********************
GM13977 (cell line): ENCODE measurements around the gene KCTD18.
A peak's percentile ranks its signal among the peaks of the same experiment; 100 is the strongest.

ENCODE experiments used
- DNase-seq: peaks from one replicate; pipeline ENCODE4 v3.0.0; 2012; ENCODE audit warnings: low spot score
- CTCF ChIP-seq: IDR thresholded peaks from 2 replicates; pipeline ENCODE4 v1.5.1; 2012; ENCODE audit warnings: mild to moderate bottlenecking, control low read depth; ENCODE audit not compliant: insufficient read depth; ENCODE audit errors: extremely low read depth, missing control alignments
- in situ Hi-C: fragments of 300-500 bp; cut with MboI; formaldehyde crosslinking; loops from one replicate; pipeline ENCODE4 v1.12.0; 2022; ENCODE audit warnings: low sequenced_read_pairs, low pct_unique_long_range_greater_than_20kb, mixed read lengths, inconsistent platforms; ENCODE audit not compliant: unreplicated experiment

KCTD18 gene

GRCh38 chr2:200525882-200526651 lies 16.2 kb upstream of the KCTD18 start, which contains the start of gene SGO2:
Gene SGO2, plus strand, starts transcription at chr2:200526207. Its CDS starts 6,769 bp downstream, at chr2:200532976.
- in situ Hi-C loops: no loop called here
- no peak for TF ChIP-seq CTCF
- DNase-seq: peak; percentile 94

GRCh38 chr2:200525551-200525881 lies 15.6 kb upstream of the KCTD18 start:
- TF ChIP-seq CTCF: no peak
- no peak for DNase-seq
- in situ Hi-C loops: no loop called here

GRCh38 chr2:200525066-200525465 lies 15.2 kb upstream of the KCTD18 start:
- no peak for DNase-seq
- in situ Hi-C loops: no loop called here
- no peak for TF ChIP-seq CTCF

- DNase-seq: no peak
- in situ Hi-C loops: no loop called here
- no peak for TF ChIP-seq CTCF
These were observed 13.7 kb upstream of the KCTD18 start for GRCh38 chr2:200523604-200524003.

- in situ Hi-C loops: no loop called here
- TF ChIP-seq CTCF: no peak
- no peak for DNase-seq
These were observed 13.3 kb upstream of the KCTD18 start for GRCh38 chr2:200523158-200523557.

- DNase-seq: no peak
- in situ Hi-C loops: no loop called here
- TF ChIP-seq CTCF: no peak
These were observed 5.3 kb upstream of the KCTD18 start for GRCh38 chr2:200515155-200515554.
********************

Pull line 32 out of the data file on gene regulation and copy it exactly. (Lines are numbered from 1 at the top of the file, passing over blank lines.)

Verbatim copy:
These were observed 5.3 kb upstream of the KCTD18 start for GRCh38 chr2:200515155-200515554.